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February 11

Mark 4:1-20

1 Again he began to teach by the sea, and a very large crowd gathered around him. So he got into a boat on the sea and sat down, while the whole crowd was by the sea on the shore. 2 He taught them many things in parables, and in his teaching he said to them: 3 “Listen! Consider the sower who went out to sow. 4 As he sowed, some seed fell along the path, and the birds came and devoured it. 5 Other seed fell on rocky ground where it didn’t have much soil, and it grew up quickly, since the soil wasn’t deep. 6 When the sun came up, it was scorched, and since it had no root, it withered away. 7 Other seed fell among thorns, and the thorns came up and choked it, and it didn’t produce fruit. 8 Still other seed fell on good ground and it grew up, producing fruit that increased thirty, sixty, and a hundred times.” 9 Then he said, “Let anyone who has ears to hear listen.” 10 When he was alone, those around him with the Twelve, asked him about the parables. 11 He answered them, “The secret of the kingdom of God has been given to you, but to those outside, everything comes in parables 12 so that they may indeed look, and yet not perceive; they may indeed listen, and yet not understand; otherwise, they might turn back and be forgiven.” 13 Then he said to them: “Don’t you understand this parable? How then will you understand all of the parables? 14 The sower sows the word. 15 Some are like the word sown on the path. When they hear, immediately Satan comes and takes away the word sown in them. 16 And others are like seed sown on rocky ground. When they hear the word, immediately they receive it with joy. 17 But they have no root; they are short-lived. When distress or persecution comes because of the word, they immediately fall away. 18 Others are like seed sown among thorns; these are the ones who hear the word, 19 but the worries of this age, the deceitfulness of wealth, and the desires for other things enter in and choke the word, and it becomes unfruitful. 20 And those like seed sown on good ground hear the word, welcome it, and produce fruit thirty, sixty, and a hundred times what was sown.” — Mark 4:1-20

What Kind Of Soil Is Your Heart?

by Hunter Melton
Avenue South Campus

When I was young my grandfather used to let me plant seeds in his massive garden—things like tomatoes, corn, squash, and watermelon! I would love taking the seeds out of the pouch and placing them in the ground. My grandfather told me the condition of the soil was critically important to the health and the growth of the seed. So he spent a lot of time preparing the soil, tilling it, testing it, and eventually creating deep rows for the seeds to find their ultimate home. According to Jesus, our hearts are very much so like the soil in my grandfather’s garden. If our hearts are not prepared correctly, then the gospel can’t take root.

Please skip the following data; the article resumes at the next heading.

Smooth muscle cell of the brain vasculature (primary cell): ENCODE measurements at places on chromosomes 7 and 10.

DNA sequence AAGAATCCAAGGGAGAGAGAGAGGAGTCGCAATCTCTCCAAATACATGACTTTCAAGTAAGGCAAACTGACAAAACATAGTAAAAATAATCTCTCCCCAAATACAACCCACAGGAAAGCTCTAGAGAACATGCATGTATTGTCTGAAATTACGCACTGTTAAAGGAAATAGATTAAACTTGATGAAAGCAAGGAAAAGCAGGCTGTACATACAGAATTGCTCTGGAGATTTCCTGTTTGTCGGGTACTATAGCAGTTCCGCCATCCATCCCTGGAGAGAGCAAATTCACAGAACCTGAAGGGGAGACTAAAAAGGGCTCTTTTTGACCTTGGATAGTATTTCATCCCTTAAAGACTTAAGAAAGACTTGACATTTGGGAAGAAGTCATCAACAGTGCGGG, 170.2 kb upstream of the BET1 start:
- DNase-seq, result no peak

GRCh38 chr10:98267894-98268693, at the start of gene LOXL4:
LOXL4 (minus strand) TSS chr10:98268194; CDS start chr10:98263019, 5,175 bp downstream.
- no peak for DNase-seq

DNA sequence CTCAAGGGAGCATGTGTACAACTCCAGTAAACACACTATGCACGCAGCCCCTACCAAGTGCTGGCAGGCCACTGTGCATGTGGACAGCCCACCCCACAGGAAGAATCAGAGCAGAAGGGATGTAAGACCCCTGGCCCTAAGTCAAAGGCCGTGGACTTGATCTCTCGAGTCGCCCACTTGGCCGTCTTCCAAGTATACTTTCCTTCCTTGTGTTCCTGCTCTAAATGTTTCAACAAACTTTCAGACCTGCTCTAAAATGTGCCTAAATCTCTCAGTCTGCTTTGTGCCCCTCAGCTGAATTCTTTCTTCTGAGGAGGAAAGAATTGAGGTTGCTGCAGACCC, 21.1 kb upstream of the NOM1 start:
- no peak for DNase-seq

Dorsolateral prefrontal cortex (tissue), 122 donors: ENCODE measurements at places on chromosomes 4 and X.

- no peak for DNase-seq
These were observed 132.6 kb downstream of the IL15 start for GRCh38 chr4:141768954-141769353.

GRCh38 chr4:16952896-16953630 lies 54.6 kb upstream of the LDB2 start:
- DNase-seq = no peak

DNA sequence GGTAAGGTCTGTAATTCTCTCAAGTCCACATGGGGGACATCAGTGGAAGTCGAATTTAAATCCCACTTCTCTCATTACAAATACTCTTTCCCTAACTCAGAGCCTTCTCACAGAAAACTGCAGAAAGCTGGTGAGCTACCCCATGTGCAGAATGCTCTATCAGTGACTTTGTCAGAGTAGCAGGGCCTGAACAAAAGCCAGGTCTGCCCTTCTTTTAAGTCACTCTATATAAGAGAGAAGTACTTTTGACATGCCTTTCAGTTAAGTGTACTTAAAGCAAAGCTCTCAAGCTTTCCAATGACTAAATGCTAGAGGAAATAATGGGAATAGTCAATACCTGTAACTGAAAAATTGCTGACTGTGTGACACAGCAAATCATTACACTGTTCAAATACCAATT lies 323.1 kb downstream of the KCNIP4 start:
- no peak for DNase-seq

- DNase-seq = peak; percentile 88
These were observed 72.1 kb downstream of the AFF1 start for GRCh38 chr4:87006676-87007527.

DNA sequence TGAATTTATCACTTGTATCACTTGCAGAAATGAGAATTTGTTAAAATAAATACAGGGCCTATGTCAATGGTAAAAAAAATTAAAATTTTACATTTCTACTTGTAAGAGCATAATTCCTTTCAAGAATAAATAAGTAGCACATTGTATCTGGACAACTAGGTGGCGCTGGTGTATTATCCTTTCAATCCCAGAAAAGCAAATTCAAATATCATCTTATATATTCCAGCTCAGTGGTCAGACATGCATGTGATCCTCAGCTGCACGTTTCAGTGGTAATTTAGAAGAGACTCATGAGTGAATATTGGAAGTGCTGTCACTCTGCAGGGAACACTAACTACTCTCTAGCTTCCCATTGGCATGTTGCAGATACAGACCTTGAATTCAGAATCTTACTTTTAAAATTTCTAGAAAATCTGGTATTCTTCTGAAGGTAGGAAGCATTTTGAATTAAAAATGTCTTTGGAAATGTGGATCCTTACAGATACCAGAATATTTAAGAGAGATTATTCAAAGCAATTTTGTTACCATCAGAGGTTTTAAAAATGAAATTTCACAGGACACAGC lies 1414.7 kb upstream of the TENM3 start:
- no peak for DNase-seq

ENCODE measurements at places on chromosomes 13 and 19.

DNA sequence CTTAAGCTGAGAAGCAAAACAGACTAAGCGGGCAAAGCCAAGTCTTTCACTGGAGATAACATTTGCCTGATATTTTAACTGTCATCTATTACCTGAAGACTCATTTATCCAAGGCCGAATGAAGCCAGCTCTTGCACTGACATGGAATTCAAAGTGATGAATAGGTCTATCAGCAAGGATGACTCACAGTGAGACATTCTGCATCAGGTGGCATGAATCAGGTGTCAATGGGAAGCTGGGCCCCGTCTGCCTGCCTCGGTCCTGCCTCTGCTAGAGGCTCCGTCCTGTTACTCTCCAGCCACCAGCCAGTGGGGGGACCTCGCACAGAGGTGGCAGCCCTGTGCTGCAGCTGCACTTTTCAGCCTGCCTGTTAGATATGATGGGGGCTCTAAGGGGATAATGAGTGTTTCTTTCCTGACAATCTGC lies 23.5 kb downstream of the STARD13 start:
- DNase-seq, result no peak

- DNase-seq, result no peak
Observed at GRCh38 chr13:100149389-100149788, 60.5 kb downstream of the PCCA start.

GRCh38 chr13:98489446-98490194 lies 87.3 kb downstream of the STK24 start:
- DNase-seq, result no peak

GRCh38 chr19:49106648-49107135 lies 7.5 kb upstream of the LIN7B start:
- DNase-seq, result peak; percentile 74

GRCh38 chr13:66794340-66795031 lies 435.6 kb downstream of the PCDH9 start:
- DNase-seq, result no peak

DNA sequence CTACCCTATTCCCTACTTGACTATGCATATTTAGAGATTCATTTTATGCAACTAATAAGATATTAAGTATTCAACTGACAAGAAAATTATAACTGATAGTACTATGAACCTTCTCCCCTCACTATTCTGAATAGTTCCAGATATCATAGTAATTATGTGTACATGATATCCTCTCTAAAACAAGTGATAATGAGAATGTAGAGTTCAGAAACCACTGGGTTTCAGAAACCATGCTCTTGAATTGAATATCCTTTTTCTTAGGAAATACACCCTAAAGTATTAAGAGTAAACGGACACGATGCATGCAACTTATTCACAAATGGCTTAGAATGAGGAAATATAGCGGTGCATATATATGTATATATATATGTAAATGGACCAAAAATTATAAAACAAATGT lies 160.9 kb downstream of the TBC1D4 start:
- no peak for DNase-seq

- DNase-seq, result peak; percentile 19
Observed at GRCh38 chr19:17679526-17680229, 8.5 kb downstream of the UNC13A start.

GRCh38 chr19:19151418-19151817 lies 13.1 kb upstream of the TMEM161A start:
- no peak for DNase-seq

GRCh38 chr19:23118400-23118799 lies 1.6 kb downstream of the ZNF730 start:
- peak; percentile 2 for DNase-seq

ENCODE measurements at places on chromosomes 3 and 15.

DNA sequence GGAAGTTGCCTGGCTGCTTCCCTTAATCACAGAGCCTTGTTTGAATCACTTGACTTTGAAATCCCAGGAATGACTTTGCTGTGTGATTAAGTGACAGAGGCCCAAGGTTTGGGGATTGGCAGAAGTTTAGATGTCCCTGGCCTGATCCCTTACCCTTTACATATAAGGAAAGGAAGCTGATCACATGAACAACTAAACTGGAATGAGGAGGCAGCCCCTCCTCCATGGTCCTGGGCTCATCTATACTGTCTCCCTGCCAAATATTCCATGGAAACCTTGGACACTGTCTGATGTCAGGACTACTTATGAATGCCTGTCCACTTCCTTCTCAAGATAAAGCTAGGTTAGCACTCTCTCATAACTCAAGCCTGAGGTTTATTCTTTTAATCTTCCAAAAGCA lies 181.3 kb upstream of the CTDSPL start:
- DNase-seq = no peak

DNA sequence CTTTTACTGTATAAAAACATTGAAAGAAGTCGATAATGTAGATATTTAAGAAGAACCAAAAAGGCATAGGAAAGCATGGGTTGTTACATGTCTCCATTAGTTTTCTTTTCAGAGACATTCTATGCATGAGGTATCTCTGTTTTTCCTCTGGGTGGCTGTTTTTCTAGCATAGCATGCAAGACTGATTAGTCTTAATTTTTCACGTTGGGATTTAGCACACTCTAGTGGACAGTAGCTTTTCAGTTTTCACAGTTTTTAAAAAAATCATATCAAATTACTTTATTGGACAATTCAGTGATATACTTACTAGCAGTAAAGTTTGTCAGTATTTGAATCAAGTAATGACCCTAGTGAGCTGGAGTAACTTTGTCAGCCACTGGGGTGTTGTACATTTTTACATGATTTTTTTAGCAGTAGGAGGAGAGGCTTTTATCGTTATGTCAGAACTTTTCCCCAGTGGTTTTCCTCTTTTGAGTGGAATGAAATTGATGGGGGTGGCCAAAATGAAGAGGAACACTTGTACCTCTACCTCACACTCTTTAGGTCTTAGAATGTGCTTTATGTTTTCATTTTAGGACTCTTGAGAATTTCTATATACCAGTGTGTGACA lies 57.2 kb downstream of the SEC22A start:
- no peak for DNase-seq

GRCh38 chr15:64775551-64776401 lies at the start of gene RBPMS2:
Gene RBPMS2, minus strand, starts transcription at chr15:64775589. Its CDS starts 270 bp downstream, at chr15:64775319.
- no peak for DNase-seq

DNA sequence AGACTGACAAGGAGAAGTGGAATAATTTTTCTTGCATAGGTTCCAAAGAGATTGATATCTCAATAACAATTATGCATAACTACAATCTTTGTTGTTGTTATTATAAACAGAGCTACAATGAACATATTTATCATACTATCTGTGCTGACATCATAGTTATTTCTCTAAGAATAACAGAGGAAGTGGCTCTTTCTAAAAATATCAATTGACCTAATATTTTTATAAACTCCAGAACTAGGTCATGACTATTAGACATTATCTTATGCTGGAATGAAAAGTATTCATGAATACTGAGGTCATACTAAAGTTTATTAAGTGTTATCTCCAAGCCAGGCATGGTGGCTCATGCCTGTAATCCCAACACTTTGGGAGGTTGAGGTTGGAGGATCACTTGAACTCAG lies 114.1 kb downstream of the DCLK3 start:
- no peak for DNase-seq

Because He lived in an agrarian society, Jesus used a gardening illustration for those who had gathered to listen to Him. He talked about seed falling on a hardened path, on rocky ground, in between thorns, and finally on good ground. When seed fell on the first three types of soil, it didn’t do well. It was only when the seed landed on the good ground that it grew up to produce “fruit that increased thirty, sixty, and a hundred times.”

Naturally, the disciples and those who listened to Him were confused. What could this possibly mean for them? Why did Jesus describe such an obvious truth with no real application? Mark tells us that the disciples asked for an explanation, and Jesus gave it. The hard soil was like a hard heart where the gospel could not penetrate. The rocky soil was like a shallow heart where the gospel took root for a brief time, but as soon as life got difficult, the hope of the gospel faded from the person’s life. The seed that fell among thorns was like a person who received the gospel, but the cares of the world distracted them and choked out the hope they had in Jesus. The final soil is our only positive example, and it is the soil that we should all desire to be!

What type of soil describes you right now? Is your faith shallow, able to be blown around by the difficulties of this world? Do the cares and concerns you have in life choke out the joy of your faith? Friends and family, please know that the gospel is given to us as a promise. If we prepare our hearts, then the gospel will take root in our lives. Life is challenging, but don’t make the mistake of thinking our lives should speak into the gospel. The gospel should speak into our lives. When we order this rightly, the thorns of life will lose their power, and the gospel will become sweet, rich and powerful.

Praxis

  1. Which soil describes where you are right now? Why do you think you are in that season?
  2. What spiritual disciplines are absent in your life which could “till the soil” of your heart for the gospel?
  3. If your heart is hardened, who are you in community with to help soften you?
February
11